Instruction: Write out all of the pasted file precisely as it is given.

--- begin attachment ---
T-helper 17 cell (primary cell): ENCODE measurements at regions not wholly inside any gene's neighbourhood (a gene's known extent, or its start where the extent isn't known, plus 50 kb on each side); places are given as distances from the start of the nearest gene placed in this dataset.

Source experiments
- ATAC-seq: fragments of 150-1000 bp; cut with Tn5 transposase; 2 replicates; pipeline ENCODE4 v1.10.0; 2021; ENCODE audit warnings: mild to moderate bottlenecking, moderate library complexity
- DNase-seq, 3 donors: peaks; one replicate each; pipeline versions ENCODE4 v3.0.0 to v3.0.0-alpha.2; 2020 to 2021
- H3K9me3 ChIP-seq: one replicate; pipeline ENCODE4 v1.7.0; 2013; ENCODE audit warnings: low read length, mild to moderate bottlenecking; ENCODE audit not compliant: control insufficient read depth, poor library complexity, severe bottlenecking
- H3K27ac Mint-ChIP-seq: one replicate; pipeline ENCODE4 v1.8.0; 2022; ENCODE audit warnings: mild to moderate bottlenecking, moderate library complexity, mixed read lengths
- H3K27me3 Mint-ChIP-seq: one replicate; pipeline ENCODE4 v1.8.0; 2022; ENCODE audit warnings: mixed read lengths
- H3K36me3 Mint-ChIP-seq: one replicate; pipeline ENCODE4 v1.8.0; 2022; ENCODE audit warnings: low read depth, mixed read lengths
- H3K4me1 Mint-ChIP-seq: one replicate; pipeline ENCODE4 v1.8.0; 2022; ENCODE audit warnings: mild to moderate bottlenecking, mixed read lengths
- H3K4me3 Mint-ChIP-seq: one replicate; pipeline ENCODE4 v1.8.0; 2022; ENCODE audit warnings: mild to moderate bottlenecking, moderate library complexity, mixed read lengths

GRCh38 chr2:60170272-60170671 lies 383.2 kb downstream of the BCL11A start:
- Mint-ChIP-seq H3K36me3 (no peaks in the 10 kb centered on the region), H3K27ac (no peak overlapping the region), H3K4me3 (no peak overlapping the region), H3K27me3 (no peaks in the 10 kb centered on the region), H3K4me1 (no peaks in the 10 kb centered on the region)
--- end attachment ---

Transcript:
T-helper 17 cell (primary cell): ENCODE measurements at regions not wholly inside any gene's neighbourhood (a gene's known extent, or its start where the extent isn't known, plus 50 kb on each side); places are given as distances from the start of the nearest gene placed in this dataset.

Source experiments
- ATAC-seq: fragments of 150-1000 bp; cut with Tn5 transposase; 2 replicates; pipeline ENCODE4 v1.10.0; 2021; ENCODE audit warnings: mild to moderate bottlenecking, moderate library complexity
- DNase-seq, 3 donors: peaks; one replicate each; pipeline versions ENCODE4 v3.0.0 to v3.0.0-alpha.2; 2020 to 2021
- H3K9me3 ChIP-seq: one replicate; pipeline ENCODE4 v1.7.0; 2013; ENCODE audit warnings: low read length, mild to moderate bottlenecking; ENCODE audit not compliant: control insufficient read depth, poor library complexity, severe bottlenecking
- H3K27ac Mint-ChIP-seq: one replicate; pipeline ENCODE4 v1.8.0; 2022; ENCODE audit warnings: mild to moderate bottlenecking, moderate library complexity, mixed read lengths
- H3K27me3 Mint-ChIP-seq: one replicate; pipeline ENCODE4 v1.8.0; 2022; ENCODE audit warnings: mixed read lengths
- H3K36me3 Mint-ChIP-seq: one replicate; pipeline ENCODE4 v1.8.0; 2022; ENCODE audit warnings: low read depth, mixed read lengths
- H3K4me1 Mint-ChIP-seq: one replicate; pipeline ENCODE4 v1.8.0; 2022; ENCODE audit warnings: mild to moderate bottlenecking, mixed read lengths
- H3K4me3 Mint-ChIP-seq: one replicate; pipeline ENCODE4 v1.8.0; 2022; ENCODE audit warnings: mild to moderate bottlenecking, moderate library complexity, mixed read lengths

GRCh38 chr2:60170272-60170671 lies 383.2 kb downstream of the BCL11A start:
- Mint-ChIP-seq H3K36me3 (no peaks in the 10 kb centered on the region), H3K27ac (no peak overlapping the region), H3K4me3 (no peak overlapping the region), H3K27me3 (no peaks in the 10 kb centered on the region), H3K4me1 (no peaks in the 10 kb centered on the region)